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Alumni pool gifts to qualify for match

From M, fall 2004

A 46th class reunion held last year at the College of Natural Resources' centennial celebration has turned into a class gift to future generations of graduates: an endowed scholarship eligible for the President's Scholarship Match. And the class gift is still building, headed for a goal of $50,000.

Three 1957 grads of the College of Natural Resources, then known as the College of Forestry, were principally responsible for planting the seed: Dick Waring, Ted Hullar, and Bob Herbst. At a reunion dinner for classmates, past deans of the school, and professors emeriti, the three--each a noted academic or public servant in his own right--"paid homage to the professors who inspired us" and pointed out to classmates "how fortunate our class was compared to others," says Waring, a professor emeritus of forest ecology at Oregon State University.

"Most of us were members of the first generation to graduate from college in our families," Waring says, and in an era of economic growth and expansion of the U.S. Forest Service, "we had the best job opportunities since the college was established." Moreover, even adjusted for inflation, "our cost for tuition, board, and room was a third to half of what is now required, so we graduated without debt."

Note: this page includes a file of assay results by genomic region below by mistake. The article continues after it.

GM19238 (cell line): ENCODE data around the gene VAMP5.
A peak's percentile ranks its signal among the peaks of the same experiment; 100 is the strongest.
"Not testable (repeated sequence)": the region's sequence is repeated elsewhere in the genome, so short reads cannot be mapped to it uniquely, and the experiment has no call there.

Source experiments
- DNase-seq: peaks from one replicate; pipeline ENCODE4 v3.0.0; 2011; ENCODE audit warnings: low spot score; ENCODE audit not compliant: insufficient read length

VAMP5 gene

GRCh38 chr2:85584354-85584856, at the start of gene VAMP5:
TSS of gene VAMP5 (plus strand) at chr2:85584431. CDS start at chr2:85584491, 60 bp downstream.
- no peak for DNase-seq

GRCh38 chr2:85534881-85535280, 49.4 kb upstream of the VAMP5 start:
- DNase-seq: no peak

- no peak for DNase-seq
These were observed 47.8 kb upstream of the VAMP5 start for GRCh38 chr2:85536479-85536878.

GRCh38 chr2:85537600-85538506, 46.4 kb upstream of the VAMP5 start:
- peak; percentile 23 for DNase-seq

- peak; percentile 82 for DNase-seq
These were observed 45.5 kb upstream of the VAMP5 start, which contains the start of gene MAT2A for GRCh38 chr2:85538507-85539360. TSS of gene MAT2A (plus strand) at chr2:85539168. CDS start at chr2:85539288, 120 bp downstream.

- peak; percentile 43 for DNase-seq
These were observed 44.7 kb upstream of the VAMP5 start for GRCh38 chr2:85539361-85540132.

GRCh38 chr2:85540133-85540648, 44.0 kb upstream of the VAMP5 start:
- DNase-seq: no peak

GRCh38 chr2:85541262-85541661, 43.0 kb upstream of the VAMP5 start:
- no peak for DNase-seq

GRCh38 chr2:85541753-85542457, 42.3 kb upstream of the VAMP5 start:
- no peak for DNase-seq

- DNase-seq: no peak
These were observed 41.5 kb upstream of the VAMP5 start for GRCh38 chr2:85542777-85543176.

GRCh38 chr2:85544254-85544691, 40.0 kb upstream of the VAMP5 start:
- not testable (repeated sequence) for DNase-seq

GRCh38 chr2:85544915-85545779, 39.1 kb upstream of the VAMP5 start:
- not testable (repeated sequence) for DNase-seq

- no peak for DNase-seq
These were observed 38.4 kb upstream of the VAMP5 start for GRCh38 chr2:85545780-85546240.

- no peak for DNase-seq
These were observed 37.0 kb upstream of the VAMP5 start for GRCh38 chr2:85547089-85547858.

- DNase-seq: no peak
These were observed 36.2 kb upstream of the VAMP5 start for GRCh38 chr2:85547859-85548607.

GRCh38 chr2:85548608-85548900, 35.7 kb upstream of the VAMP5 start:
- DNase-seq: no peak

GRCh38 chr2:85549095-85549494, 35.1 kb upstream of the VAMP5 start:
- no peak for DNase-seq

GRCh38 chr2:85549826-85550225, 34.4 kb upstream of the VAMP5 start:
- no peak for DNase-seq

"In gratitude, and as a legacy, we who attended our 46th reunion voted to establish a minimum $50,000 scholarship fund," says Hullar, a former professor of biochemistry at universities in New York and California and chancellor of two University of California campuses.

Herbst, Minnesota's first commissioner of the Department of Natural Resources and undersecretary and later acting secretary of the Department of the Interior in the Carter and Reagan administrations, says the group is contacting their classmates before they gather in Cloquet, Minnesota, in 2007 for their 50th reunion. "We're writing letters to everyone and making follow-up calls," he says. "We think we'll make it to $50,000. What we're really hopeful for is that the idea will spread to other classes."